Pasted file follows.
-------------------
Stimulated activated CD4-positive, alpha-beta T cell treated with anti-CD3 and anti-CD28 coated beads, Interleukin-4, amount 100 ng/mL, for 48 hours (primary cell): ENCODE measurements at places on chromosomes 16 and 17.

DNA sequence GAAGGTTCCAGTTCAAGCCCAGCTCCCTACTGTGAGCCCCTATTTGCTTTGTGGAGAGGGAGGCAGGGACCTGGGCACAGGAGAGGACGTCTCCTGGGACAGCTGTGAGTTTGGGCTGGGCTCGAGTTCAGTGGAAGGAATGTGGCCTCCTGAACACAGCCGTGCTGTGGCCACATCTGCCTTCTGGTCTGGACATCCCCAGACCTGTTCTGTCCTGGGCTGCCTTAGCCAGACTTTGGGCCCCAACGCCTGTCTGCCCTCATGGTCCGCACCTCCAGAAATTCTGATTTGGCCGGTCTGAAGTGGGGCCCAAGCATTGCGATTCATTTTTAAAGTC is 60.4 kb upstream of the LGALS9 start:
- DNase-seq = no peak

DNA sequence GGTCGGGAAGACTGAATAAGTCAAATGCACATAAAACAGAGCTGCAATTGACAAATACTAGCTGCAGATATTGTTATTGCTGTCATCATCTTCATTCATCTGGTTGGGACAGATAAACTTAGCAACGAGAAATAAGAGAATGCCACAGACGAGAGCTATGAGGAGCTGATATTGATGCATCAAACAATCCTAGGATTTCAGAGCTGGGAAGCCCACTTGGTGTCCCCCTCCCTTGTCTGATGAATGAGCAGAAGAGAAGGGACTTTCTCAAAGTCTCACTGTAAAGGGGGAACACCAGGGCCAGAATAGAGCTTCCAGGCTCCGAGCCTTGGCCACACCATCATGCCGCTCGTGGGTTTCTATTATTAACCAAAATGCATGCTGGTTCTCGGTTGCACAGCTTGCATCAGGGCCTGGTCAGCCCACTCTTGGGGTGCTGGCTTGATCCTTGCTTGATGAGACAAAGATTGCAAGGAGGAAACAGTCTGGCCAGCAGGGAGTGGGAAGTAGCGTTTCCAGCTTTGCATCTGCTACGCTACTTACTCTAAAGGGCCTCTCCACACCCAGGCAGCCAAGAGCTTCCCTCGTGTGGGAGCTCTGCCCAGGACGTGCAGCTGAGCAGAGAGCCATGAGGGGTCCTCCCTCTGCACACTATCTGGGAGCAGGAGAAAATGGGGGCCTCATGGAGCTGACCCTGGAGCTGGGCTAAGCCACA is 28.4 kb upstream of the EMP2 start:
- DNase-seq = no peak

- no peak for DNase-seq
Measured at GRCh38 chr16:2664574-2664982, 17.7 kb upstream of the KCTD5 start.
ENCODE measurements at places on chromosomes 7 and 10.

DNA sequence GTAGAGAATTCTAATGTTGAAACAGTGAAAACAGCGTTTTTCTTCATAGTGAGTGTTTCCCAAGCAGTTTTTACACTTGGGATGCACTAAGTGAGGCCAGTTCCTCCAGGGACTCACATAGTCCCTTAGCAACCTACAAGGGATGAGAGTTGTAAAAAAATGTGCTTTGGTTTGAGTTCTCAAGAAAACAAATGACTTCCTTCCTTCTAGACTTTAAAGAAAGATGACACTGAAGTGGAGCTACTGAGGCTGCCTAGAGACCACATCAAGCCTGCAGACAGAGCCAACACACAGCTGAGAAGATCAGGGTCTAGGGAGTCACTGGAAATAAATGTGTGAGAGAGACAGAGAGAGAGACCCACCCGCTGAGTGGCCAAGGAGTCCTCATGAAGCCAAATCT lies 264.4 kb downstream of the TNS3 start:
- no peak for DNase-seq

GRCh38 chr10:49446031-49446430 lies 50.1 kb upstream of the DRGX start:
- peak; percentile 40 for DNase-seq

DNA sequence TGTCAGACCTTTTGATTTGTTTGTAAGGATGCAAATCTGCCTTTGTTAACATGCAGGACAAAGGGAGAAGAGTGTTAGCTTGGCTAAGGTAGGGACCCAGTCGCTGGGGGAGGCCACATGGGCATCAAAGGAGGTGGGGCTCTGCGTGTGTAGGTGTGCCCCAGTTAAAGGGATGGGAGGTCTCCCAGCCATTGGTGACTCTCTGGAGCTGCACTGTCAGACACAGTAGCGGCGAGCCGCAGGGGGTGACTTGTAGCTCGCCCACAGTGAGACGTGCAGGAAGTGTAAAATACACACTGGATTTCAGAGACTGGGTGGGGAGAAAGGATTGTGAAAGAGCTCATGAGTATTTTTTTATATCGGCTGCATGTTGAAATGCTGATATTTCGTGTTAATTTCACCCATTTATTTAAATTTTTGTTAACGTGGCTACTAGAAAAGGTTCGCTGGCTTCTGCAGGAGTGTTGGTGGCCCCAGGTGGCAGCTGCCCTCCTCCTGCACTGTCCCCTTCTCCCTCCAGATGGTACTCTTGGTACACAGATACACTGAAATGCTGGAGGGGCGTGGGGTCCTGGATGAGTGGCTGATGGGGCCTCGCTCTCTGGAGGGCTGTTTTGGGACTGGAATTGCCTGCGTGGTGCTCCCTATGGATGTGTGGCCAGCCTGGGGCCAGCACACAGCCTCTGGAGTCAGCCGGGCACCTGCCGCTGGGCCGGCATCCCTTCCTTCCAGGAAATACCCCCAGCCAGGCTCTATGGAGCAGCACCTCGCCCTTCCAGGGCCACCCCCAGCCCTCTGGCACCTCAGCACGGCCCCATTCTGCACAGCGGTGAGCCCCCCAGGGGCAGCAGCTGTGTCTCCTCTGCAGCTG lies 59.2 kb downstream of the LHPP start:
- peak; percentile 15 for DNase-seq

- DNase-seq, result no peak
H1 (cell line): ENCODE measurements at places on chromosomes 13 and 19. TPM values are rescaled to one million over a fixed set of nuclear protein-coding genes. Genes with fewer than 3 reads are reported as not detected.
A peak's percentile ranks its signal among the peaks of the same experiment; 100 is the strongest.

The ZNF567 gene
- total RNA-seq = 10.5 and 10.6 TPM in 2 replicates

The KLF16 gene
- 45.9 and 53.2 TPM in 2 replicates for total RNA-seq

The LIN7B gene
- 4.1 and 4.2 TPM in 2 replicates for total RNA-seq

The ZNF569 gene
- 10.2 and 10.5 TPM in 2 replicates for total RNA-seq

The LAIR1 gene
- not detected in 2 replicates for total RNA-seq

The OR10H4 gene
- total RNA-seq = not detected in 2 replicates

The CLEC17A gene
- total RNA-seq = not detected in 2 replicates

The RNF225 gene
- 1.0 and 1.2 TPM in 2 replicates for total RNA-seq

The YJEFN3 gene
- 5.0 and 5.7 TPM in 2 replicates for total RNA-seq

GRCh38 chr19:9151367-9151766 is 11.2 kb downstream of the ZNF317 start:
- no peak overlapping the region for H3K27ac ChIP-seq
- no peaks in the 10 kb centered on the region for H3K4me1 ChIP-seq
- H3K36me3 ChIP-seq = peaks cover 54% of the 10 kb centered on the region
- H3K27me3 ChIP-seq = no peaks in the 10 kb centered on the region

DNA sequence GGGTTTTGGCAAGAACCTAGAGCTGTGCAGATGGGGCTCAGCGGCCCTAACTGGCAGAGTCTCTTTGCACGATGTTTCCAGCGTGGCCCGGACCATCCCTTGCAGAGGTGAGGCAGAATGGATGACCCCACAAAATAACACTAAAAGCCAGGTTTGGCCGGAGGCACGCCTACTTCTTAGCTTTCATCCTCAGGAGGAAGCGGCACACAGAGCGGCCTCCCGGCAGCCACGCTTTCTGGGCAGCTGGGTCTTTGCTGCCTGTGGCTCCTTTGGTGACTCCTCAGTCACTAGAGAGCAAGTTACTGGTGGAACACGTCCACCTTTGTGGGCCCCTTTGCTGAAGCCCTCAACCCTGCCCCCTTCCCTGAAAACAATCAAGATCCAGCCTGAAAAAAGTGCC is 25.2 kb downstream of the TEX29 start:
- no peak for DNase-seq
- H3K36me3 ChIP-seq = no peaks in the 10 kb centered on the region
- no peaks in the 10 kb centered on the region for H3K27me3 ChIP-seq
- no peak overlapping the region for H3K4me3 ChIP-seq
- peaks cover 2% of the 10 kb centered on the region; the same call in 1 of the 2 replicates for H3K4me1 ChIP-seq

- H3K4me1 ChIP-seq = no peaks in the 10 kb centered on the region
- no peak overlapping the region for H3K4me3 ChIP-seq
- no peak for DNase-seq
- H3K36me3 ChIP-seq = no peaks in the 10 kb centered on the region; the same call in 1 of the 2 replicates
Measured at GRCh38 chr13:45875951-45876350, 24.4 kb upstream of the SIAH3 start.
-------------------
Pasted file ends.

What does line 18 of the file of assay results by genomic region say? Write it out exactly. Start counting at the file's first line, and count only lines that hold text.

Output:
The ZNF567 gene